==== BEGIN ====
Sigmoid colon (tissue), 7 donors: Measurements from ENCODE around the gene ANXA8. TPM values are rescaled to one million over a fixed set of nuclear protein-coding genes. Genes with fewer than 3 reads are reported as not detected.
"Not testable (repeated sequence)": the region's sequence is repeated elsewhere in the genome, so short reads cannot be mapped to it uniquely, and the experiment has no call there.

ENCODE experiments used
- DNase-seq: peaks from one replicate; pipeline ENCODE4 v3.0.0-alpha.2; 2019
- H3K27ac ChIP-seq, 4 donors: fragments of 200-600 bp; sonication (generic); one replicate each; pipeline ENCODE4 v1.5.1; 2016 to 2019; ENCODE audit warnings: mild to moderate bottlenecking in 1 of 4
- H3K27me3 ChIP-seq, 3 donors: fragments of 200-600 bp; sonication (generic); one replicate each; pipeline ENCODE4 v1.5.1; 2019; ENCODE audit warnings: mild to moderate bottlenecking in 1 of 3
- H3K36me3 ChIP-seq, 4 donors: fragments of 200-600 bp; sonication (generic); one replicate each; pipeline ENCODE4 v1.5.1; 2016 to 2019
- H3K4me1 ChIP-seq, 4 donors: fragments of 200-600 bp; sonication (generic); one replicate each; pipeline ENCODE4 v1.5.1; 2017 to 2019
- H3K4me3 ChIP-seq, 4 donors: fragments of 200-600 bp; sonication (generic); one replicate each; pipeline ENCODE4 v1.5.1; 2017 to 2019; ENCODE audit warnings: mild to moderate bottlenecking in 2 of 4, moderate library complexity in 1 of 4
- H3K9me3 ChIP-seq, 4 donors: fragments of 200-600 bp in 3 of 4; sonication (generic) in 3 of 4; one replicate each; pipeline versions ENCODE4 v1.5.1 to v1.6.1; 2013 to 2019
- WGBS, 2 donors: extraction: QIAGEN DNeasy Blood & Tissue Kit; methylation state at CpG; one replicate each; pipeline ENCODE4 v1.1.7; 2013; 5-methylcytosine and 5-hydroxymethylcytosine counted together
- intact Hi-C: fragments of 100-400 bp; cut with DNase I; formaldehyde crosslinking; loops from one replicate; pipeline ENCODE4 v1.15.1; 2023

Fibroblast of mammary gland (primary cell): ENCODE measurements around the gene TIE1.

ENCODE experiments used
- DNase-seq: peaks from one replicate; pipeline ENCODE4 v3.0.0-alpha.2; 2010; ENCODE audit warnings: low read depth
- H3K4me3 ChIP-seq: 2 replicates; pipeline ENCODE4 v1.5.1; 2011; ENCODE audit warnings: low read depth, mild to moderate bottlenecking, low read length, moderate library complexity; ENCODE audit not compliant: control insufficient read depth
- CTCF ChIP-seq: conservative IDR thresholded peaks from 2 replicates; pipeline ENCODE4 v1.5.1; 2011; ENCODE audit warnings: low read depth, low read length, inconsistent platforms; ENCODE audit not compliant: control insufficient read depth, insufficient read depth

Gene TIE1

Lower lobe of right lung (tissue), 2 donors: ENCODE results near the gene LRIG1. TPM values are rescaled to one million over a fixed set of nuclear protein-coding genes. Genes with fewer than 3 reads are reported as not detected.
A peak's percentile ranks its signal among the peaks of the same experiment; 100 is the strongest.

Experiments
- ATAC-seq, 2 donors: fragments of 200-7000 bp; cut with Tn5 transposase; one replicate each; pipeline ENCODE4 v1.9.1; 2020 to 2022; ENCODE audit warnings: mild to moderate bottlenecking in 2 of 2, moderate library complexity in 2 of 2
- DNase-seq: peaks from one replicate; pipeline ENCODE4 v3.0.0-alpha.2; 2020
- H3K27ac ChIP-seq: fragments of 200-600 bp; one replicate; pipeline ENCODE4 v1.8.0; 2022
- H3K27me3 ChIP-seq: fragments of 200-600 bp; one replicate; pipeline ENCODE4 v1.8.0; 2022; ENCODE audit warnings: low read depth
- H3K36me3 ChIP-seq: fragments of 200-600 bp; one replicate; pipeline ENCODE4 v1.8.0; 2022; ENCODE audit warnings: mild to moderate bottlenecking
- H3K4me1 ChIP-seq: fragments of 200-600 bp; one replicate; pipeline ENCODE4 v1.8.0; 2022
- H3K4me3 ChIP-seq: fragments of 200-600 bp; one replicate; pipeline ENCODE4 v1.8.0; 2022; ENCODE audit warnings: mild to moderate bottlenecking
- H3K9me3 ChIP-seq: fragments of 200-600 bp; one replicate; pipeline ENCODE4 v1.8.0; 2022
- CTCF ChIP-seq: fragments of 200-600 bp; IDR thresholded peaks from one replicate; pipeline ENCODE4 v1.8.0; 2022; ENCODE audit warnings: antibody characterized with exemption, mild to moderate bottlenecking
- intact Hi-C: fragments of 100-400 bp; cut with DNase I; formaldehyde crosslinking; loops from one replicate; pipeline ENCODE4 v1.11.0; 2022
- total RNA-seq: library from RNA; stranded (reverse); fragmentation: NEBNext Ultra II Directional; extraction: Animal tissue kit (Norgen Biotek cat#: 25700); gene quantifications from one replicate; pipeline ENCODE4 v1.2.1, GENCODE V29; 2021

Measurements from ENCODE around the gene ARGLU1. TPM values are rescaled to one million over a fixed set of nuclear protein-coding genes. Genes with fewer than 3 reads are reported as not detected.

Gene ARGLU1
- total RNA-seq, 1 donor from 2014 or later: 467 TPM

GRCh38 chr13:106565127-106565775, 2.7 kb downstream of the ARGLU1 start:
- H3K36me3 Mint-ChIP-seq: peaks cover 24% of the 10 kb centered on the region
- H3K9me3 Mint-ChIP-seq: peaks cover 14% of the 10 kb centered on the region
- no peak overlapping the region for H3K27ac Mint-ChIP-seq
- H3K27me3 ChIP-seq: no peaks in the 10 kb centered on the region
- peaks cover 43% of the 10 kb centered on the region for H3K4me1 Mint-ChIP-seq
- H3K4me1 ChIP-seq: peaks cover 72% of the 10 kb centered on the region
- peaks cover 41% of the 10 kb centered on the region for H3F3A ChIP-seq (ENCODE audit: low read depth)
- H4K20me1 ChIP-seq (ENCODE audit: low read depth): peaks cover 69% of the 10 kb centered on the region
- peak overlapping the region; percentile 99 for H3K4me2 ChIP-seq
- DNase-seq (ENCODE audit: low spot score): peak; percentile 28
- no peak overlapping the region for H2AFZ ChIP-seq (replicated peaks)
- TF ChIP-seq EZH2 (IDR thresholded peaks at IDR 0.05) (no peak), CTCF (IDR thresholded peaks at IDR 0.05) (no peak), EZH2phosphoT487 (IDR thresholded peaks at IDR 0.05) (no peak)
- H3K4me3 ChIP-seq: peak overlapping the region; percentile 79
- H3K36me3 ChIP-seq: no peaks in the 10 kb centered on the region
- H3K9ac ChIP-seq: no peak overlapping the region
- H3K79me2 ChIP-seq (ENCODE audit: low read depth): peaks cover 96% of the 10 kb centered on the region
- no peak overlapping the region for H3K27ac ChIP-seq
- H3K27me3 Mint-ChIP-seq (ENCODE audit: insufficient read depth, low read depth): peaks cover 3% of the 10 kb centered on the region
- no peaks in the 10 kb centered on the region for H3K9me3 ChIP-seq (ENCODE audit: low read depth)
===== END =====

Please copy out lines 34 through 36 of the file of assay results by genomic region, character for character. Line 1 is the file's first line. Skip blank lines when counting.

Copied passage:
Gene ARGLU1
- total RNA-seq, 1 donor from 2014 or later: 467 TPM

GRCh38 chr13:106565127-106565775, 2.7 kb downstream of the ARGLU1 start: